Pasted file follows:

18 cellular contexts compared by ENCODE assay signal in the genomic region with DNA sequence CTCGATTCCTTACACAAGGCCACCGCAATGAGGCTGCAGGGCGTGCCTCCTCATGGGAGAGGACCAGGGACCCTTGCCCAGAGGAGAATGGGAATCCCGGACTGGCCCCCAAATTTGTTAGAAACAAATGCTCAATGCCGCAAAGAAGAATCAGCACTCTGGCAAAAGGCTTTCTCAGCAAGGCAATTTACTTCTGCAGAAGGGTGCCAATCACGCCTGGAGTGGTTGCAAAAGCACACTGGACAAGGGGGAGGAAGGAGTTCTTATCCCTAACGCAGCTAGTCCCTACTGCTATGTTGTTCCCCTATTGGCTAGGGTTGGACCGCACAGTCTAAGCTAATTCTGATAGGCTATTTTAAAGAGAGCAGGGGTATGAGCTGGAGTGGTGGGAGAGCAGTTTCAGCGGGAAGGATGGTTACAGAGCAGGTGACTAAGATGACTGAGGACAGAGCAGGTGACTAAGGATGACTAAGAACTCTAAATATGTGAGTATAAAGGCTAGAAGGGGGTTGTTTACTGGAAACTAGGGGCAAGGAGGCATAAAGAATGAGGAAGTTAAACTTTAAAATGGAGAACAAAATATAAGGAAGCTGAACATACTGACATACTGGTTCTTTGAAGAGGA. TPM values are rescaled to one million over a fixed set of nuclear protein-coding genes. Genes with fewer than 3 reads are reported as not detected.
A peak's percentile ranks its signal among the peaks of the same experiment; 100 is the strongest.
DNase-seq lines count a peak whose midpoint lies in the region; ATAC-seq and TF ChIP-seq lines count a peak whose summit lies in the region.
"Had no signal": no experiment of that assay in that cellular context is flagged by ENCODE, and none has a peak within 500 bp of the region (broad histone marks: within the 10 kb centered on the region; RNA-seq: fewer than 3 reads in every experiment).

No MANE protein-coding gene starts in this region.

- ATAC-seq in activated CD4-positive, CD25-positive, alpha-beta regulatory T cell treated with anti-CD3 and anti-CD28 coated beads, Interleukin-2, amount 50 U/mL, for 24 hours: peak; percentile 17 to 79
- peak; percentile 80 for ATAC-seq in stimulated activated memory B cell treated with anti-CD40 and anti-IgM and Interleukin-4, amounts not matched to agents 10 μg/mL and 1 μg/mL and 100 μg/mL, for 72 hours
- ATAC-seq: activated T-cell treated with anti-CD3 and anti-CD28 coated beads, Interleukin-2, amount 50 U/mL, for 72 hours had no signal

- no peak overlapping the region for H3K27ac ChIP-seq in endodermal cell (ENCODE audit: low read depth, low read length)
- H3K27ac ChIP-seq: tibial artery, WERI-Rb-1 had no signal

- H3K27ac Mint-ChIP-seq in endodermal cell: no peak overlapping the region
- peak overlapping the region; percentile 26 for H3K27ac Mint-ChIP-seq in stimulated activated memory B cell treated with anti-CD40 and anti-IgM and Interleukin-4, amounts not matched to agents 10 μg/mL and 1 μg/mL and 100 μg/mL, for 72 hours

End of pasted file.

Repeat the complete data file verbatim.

18 cellular contexts compared by ENCODE assay signal in the genomic region with DNA sequence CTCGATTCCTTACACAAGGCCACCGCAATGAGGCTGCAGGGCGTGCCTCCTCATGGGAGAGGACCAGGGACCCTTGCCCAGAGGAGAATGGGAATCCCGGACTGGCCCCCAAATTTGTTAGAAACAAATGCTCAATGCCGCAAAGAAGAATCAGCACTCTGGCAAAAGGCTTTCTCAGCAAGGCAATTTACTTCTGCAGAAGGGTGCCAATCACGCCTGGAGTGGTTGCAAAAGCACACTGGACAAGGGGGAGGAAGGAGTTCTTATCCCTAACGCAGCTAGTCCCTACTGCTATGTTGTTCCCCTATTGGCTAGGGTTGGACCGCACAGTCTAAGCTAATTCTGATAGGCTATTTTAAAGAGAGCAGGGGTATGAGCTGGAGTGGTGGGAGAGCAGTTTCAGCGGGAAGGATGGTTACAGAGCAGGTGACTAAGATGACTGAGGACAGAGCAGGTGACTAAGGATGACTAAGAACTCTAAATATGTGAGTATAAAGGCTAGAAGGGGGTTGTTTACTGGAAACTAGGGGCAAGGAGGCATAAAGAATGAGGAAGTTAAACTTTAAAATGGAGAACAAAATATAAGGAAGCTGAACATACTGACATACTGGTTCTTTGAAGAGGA. TPM values are rescaled to one million over a fixed set of nuclear protein-coding genes. Genes with fewer than 3 reads are reported as not detected.
A peak's percentile ranks its signal among the peaks of the same experiment; 100 is the strongest.
DNase-seq lines count a peak whose midpoint lies in the region; ATAC-seq and TF ChIP-seq lines count a peak whose summit lies in the region.
"Had no signal": no experiment of that assay in that cellular context is flagged by ENCODE, and none has a peak within 500 bp of the region (broad histone marks: within the 10 kb centered on the region; RNA-seq: fewer than 3 reads in every experiment).

No MANE protein-coding gene starts in this region.

- ATAC-seq in activated CD4-positive, CD25-positive, alpha-beta regulatory T cell treated with anti-CD3 and anti-CD28 coated beads, Interleukin-2, amount 50 U/mL, for 24 hours: peak; percentile 17 to 79
- peak; percentile 80 for ATAC-seq in stimulated activated memory B cell treated with anti-CD40 and anti-IgM and Interleukin-4, amounts not matched to agents 10 μg/mL and 1 μg/mL and 100 μg/mL, for 72 hours
- ATAC-seq: activated T-cell treated with anti-CD3 and anti-CD28 coated beads, Interleukin-2, amount 50 U/mL, for 72 hours had no signal

- no peak overlapping the region for H3K27ac ChIP-seq in endodermal cell (ENCODE audit: low read depth, low read length)
- H3K27ac ChIP-seq: tibial artery, WERI-Rb-1 had no signal

- H3K27ac Mint-ChIP-seq in endodermal cell: no peak overlapping the region
- peak overlapping the region; percentile 26 for H3K27ac Mint-ChIP-seq in stimulated activated memory B cell treated with anti-CD40 and anti-IgM and Interleukin-4, amounts not matched to agents 10 μg/mL and 1 μg/mL and 100 μg/mL, for 72 hours